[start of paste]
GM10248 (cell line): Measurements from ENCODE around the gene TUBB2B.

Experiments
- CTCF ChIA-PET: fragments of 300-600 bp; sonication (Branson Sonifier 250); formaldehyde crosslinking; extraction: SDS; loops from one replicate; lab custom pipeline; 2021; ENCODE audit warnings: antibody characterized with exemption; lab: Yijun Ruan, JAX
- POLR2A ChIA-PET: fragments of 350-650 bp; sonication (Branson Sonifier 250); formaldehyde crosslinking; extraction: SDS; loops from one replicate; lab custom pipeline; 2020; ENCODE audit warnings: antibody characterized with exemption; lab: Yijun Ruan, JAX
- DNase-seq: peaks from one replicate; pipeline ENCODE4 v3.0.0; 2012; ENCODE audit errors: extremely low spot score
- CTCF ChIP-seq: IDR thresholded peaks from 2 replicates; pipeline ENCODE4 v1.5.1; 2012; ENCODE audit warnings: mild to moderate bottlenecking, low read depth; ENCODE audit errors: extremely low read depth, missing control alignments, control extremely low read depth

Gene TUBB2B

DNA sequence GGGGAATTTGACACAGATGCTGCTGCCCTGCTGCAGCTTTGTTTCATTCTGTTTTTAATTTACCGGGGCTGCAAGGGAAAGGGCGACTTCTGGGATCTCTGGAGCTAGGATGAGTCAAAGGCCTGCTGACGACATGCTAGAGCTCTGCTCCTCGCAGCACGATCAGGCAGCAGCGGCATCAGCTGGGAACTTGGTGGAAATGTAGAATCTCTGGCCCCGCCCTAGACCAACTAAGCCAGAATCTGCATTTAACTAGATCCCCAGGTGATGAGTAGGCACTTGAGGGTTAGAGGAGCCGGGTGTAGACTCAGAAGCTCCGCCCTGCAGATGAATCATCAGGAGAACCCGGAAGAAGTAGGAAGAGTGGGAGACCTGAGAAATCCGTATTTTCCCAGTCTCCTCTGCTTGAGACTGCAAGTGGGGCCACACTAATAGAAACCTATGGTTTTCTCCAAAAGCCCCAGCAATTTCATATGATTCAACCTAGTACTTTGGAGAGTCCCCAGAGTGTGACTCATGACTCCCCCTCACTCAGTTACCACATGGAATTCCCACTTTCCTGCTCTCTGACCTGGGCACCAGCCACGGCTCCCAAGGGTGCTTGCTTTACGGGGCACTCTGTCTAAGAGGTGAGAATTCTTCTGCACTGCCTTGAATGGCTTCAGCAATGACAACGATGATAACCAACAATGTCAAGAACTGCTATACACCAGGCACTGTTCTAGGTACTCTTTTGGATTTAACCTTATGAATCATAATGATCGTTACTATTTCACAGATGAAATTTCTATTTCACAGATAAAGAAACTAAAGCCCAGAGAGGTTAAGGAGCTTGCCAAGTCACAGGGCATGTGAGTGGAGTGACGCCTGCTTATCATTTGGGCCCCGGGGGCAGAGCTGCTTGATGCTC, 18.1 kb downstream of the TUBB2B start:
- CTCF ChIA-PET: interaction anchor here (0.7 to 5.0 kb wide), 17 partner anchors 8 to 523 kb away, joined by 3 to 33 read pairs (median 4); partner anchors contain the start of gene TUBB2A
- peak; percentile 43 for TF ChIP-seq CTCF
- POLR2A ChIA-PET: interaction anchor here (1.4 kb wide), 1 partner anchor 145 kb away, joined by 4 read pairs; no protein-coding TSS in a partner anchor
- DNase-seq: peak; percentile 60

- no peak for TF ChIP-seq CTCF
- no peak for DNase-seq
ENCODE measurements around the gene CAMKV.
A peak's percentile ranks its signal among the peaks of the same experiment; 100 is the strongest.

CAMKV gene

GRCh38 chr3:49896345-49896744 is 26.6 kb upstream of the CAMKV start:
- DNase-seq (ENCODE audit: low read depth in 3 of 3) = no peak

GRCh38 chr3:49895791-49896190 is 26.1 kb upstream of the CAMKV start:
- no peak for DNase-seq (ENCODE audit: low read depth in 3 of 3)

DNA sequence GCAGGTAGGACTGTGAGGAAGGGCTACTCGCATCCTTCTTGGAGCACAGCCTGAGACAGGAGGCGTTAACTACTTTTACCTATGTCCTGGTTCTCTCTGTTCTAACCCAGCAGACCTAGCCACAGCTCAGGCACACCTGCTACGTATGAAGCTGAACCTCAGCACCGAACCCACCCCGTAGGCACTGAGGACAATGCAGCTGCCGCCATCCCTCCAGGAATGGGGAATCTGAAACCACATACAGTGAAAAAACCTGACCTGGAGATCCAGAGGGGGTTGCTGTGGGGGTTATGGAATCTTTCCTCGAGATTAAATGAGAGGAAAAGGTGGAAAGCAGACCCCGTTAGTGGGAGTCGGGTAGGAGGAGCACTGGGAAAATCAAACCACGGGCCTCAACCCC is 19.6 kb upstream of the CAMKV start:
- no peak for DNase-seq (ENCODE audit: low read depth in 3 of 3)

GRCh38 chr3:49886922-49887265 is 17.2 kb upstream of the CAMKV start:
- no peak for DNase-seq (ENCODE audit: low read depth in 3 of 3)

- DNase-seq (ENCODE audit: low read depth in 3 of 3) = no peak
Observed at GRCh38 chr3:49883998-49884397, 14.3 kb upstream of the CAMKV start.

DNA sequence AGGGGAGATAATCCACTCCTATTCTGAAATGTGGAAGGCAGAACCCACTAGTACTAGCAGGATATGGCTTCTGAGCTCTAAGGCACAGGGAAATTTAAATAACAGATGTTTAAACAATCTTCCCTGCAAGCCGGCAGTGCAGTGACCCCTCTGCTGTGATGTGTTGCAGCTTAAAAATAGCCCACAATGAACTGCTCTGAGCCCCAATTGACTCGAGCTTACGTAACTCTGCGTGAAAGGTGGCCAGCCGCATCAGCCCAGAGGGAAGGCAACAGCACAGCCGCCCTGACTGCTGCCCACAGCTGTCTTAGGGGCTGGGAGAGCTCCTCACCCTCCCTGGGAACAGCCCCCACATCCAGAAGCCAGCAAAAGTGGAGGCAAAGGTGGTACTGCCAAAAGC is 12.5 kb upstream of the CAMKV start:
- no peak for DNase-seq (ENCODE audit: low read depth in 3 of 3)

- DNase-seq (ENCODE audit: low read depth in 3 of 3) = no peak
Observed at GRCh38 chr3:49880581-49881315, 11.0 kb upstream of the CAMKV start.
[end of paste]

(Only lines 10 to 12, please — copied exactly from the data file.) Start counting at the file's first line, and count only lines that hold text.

- peak; percentile 43 for TF ChIP-seq CTCF
- POLR2A ChIA-PET: interaction anchor here (1.4 kb wide), 1 partner anchor 145 kb away, joined by 4 read pairs; no protein-coding TSS in a partner anchor
- DNase-seq: peak; percentile 60